Some Question The Value Of State Worker Blogs

from the build-it-and-they-won't-come dept

I’m very interested in the use of blogs within business settings, partly because that’s (in some ways) the business Techdirt is in. However, for all the hype, most organizations experimenting with enterprise blogs are going about it the wrong way. They seem to think that all you need to do is give all your employees a blog, and watch the revolution begin. As state IT employees in Utah are discovering, it’s not quite so easy. If you just want to give people blogs to write about whatever they want, why not just point them towards any of the free (or cheap) blogging systems out there, and let them go wild? If you’re really talking about using a blog to increase worker productivity, better share knowledge, or better connect with partners/customers/co-workers, you need a bit more thinking involved. So many of the blog-boosters seem to believe that everyone wants to blog, and if given the opportunity to do so at work, they will blog useful work-related items. However, the example in Utah suggests the opposite (as does our own experience at Techdirt). Many people out there don’t like to write. Many workers out there don’t have time to input information. This is why knowledge management systems have a strong history of failing over and over again. It’s not easy to get people to input knowledge. People who think that the world is going to change just by giving their employees some blogs are probably going to be very disappointed. Without some guidance, process, or plan the whole thing has a good chance of backfiring completely – leading people to wonder why they’re letting their employees post images of themselves picking their noses. Blogs can be useful for personal uses and for work uses – but people need to understand their limitations as well. Here, we believe that there are a lot more readers out there than there are writers, and so our solution is to build internal corporate intelligence blogs for our customers. We fill it with the news and analysis, so they don’t have to worry about the “knowledge” part of knowledge management. That doesn’t mean I don’t see solutions that involve giving employees blogs, but clearly, expectations need to be managed. While the case discussed in the article seems to be a bit misleading (some of the blogs in question appear to be quite good), even they admit that not many are jumping on the blog bandwagon. Blogging for the sake of blogging may be great for personal uses, but when it comes time to bring the blogs into a company, a better set of goals and plans are needed.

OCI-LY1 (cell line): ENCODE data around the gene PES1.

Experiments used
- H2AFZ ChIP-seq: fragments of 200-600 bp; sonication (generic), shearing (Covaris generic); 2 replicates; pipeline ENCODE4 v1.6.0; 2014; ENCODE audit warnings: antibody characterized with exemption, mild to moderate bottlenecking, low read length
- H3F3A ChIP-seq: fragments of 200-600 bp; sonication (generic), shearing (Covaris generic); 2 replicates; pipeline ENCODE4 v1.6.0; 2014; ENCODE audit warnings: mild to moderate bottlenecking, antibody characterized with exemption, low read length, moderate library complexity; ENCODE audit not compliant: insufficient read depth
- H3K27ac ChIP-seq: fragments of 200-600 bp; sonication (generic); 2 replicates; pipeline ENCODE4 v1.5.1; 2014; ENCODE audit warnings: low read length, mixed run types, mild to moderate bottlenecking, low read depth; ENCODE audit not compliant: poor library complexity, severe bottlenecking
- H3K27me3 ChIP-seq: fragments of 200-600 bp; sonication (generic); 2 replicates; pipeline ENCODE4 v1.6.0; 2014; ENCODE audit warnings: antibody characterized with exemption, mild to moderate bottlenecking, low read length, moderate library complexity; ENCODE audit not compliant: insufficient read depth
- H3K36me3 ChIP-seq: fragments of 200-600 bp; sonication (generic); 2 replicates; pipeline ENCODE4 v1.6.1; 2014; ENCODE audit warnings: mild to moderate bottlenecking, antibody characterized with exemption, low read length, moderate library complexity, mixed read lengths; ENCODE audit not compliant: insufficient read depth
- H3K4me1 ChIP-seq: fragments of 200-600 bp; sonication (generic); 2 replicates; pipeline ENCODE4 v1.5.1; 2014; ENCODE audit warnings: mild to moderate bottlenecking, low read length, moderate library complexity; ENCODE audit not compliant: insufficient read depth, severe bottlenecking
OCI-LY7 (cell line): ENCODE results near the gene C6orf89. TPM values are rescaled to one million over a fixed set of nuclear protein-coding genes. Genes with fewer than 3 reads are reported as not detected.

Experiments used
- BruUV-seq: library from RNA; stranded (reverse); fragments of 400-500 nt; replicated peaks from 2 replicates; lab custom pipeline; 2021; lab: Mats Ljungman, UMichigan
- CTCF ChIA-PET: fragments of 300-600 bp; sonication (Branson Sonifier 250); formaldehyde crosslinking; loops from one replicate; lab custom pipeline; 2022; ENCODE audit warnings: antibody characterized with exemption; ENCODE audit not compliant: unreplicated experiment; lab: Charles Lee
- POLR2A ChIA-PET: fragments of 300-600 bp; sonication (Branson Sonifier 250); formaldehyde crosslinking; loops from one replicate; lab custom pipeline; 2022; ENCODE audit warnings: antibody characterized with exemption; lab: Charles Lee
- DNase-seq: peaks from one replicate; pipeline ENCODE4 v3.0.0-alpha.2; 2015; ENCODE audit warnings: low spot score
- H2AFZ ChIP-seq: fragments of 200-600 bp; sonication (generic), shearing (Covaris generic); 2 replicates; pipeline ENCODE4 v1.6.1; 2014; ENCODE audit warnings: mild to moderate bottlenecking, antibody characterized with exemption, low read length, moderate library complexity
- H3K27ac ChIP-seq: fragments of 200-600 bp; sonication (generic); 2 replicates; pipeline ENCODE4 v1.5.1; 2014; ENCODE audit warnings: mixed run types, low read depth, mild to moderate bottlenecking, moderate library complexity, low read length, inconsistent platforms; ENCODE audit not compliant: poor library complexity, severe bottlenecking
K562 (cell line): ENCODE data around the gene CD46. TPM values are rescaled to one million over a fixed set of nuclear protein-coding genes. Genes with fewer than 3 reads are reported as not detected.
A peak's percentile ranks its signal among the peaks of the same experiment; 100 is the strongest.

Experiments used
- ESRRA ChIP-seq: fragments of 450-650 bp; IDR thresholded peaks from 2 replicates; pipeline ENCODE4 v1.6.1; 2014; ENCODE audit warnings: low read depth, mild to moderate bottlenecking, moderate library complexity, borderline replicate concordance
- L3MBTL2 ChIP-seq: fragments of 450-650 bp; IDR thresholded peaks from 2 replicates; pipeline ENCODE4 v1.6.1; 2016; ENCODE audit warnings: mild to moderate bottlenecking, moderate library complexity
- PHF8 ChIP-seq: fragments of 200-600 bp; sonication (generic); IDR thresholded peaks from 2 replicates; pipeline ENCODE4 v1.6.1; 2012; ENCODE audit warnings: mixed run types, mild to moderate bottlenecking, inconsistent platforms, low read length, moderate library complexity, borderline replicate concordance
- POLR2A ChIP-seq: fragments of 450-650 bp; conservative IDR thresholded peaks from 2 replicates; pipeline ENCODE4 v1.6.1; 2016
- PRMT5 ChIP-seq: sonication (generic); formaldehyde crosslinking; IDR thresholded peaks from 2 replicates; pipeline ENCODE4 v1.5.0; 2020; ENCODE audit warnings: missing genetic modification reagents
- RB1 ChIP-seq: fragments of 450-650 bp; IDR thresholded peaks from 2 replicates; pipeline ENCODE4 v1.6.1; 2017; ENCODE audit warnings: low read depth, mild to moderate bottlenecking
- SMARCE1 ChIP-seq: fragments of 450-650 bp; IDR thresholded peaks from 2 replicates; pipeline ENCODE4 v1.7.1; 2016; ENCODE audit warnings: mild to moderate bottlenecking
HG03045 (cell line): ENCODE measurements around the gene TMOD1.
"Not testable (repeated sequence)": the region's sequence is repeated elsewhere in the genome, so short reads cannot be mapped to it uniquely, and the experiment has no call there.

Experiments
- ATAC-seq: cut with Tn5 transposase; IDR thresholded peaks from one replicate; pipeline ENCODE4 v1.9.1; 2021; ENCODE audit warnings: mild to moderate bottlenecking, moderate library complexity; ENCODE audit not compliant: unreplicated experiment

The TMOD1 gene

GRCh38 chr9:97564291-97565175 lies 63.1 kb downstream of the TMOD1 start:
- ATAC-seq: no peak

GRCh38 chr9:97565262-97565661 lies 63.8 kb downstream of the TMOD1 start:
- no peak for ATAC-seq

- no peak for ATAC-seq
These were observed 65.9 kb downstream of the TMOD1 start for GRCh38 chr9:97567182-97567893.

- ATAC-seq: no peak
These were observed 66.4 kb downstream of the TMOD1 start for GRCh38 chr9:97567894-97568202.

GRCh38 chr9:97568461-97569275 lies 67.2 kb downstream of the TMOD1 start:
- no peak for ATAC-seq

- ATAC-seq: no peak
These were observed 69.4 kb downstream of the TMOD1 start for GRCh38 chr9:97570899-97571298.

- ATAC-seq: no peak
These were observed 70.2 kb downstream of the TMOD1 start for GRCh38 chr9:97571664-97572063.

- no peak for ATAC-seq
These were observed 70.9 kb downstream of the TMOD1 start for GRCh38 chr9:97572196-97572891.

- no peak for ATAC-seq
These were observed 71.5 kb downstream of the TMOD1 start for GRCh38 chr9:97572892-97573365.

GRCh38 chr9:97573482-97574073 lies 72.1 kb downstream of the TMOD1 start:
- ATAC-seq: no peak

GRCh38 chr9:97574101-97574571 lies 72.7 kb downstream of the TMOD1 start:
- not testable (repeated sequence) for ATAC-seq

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Comments on “Some Question The Value Of State Worker Blogs”

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Phil Windley (user link) says:

Jumping to Conclusions

I think maybe you’re jumping to conclusions about the Utah experience because you’re hoping for a good example of how not to do it so that you can sell some more consulting.

In fact, the blogging experiment was to be evolutionary. We never anticipated that most people would blog. We expected that most would participate through reading rather than writing. There were all sorts of plans for things as it unfolded, but it never happened. I left and blogging really lost its momentum at that point. There are less than a dozen blogs at this point and those people would probably be blogging whether they worked for Utah or not.

I conducted a panel at the Jupiter Media Weblog Business Strategy conference in Bostson earlier this month. Here are some links that are relevant:

Mike (profile) says:

Re: Jumping to Conclusions

Hi Phil,

Thanks for the added information. That’s good to know. It’s too bad that blogging has lost the momentum there since you left. As I mentioned in my post, it looks like some of the blogs there are very good. If anything, I’d blame the writer of the article (who, I see from your blog, you do).

My question, then, is why did these blogs need to be officially supported by the state of Utah? Why not just encourage the individual employees to blog on their own? Also, who owns their data should they switch jobs? Since you still have your blog, I’m assuming the answer is that it’s the individuals – which raises even more questions about who should have set up the blog.

Phil Windley (user link) says:

Re: Re: Jumping to Conclusions

I guess, I wouldn’t necessarily say they’re officially supported. I paid for the first year of licensing to foster their use and to experiment with them. If I were there and moving forward, I’d probably buy a copy of Manila or something and move the official blogs onto an official site where we could do more organizational work with them and let people keep there private blogs if they wanted.

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